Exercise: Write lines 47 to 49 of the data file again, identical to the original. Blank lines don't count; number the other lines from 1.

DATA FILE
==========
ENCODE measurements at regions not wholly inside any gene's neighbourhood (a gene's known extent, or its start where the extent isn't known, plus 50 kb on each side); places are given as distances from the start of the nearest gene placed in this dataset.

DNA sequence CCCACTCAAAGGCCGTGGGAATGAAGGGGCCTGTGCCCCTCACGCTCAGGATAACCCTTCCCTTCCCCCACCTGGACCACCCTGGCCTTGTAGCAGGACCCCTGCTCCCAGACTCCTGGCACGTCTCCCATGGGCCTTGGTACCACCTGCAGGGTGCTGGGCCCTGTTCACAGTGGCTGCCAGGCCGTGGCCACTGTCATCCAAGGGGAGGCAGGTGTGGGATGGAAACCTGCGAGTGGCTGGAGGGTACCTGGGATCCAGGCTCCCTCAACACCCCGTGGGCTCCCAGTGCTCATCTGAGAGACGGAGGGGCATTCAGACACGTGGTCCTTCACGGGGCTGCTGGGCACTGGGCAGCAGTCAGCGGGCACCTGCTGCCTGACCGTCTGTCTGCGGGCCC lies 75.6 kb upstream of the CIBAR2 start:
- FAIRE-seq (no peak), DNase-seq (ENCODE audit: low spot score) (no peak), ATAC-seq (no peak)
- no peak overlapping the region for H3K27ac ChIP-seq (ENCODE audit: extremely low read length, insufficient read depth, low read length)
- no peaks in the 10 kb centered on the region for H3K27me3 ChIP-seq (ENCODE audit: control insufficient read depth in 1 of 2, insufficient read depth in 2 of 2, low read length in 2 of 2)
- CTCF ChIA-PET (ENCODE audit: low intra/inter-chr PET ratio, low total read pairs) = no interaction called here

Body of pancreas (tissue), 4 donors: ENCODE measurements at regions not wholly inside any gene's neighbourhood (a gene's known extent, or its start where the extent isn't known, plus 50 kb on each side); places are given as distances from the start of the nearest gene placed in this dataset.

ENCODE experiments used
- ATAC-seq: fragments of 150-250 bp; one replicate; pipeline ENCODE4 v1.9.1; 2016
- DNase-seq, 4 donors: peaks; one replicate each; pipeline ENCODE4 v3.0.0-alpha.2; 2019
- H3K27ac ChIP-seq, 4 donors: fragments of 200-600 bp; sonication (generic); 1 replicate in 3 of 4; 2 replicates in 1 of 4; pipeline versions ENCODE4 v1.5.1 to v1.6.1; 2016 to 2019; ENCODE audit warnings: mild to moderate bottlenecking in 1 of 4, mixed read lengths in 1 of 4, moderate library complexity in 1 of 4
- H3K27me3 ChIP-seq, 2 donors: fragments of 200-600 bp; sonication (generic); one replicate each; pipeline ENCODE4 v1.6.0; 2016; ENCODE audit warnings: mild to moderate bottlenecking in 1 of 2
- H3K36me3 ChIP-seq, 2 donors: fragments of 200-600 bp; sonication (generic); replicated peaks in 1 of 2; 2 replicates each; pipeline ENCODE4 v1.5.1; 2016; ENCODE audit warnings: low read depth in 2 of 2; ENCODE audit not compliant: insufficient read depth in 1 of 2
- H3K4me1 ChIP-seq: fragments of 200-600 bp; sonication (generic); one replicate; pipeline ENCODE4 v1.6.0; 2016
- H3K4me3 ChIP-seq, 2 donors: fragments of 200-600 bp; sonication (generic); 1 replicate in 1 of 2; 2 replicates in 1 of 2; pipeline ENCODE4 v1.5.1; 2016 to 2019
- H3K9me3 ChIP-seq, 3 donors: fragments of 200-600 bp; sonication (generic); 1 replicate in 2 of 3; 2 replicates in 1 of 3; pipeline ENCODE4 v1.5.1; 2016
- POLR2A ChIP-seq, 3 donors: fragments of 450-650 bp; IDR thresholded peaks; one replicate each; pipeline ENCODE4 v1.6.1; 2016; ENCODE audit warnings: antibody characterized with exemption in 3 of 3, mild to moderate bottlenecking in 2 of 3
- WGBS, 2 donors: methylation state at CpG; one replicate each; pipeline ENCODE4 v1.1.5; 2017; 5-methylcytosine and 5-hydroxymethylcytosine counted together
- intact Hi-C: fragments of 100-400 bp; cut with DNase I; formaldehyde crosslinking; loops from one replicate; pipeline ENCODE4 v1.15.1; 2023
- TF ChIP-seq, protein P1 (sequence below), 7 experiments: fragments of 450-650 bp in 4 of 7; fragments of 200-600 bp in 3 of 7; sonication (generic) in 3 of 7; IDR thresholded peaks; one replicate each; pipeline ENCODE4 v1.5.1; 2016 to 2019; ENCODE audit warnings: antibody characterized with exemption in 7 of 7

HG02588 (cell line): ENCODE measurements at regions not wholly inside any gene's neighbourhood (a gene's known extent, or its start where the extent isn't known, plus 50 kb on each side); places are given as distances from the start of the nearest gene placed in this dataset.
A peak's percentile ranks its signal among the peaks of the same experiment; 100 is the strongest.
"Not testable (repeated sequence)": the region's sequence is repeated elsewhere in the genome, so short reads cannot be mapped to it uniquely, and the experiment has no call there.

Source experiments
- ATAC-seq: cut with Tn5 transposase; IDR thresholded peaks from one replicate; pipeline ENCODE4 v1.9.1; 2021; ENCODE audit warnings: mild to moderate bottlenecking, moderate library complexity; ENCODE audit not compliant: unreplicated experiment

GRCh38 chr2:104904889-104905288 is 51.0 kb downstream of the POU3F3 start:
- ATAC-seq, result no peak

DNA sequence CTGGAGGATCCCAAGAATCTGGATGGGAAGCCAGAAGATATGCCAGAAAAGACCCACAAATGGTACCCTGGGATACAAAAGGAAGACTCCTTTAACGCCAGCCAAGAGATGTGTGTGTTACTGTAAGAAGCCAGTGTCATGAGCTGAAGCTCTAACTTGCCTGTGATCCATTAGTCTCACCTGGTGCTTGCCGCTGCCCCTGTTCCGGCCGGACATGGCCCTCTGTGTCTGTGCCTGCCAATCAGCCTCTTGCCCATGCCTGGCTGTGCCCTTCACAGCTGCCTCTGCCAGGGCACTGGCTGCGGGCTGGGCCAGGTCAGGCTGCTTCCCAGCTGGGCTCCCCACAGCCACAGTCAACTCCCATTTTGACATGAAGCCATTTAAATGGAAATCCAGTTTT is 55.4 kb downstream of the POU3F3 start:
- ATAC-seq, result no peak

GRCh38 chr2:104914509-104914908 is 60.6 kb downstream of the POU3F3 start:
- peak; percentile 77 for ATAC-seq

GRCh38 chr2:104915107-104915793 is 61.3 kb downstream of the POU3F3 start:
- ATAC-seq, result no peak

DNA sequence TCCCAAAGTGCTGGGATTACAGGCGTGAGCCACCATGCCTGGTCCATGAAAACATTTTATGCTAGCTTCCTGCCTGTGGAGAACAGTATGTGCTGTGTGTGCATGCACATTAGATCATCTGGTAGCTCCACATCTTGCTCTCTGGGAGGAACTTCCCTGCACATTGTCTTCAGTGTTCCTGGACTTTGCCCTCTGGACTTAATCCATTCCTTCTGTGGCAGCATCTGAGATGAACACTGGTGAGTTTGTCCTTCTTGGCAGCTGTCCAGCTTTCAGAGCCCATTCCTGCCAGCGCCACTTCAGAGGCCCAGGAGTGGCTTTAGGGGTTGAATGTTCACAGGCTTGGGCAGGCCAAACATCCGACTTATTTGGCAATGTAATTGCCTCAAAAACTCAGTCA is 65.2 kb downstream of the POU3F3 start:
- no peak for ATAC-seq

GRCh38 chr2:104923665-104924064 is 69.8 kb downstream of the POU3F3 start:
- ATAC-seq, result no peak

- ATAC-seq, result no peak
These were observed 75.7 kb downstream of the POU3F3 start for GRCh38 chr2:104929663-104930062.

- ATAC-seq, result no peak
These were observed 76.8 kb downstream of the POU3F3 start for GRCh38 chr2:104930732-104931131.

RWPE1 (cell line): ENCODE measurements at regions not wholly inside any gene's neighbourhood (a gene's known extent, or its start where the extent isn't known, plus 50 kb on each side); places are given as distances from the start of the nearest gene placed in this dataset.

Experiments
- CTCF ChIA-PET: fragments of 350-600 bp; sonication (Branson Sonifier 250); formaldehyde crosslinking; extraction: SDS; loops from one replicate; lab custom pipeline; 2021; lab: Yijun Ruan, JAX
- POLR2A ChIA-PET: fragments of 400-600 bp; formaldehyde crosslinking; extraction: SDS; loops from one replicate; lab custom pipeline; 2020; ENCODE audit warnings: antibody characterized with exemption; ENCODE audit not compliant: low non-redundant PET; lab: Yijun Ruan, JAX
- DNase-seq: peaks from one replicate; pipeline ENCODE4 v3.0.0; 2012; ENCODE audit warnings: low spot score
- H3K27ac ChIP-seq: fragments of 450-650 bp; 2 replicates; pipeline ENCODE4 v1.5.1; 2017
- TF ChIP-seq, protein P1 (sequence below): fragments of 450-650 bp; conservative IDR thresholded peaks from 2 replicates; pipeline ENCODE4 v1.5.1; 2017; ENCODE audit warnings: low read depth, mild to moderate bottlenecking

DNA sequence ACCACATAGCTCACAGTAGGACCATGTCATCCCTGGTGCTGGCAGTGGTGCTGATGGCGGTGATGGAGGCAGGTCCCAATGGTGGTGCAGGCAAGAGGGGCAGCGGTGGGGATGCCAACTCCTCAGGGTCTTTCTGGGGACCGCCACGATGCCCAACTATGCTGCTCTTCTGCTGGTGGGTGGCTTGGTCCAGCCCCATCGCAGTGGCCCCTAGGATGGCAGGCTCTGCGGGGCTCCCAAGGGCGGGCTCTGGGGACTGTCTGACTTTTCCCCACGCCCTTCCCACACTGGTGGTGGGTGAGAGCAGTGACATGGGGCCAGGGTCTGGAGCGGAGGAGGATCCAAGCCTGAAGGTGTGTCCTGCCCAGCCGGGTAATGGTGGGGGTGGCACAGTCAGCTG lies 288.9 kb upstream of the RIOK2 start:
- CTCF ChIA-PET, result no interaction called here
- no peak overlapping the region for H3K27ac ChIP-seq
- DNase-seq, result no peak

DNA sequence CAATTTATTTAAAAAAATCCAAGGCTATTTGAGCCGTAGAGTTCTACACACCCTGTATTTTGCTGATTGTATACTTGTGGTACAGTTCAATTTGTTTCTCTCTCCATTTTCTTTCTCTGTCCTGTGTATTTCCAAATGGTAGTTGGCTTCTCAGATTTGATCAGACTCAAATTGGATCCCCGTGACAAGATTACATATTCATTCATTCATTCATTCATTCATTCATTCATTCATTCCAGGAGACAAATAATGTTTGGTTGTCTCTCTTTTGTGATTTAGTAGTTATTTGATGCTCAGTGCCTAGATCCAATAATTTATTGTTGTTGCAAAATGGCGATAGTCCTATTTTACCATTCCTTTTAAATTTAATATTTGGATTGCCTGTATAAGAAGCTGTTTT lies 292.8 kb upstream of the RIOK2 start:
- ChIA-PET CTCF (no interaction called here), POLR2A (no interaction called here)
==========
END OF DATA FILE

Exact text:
- H3K27ac ChIP-seq: fragments of 450-650 bp; 2 replicates; pipeline ENCODE4 v1.5.1; 2017
- TF ChIP-seq, protein P1 (sequence below): fragments of 450-650 bp; conservative IDR thresholded peaks from 2 replicates; pipeline ENCODE4 v1.5.1; 2017; ENCODE audit warnings: low read depth, mild to moderate bottlenecking

DNA sequence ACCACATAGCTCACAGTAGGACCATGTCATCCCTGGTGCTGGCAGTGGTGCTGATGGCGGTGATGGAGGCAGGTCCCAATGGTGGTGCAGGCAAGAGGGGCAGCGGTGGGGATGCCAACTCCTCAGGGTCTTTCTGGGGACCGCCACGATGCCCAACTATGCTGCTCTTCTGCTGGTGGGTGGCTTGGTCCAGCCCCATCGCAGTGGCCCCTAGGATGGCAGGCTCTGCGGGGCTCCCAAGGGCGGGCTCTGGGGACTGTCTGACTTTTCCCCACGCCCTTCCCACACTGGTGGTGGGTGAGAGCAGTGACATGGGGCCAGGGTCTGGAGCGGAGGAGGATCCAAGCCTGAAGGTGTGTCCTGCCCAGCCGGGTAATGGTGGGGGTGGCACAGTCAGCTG lies 288.9 kb upstream of the RIOK2 start: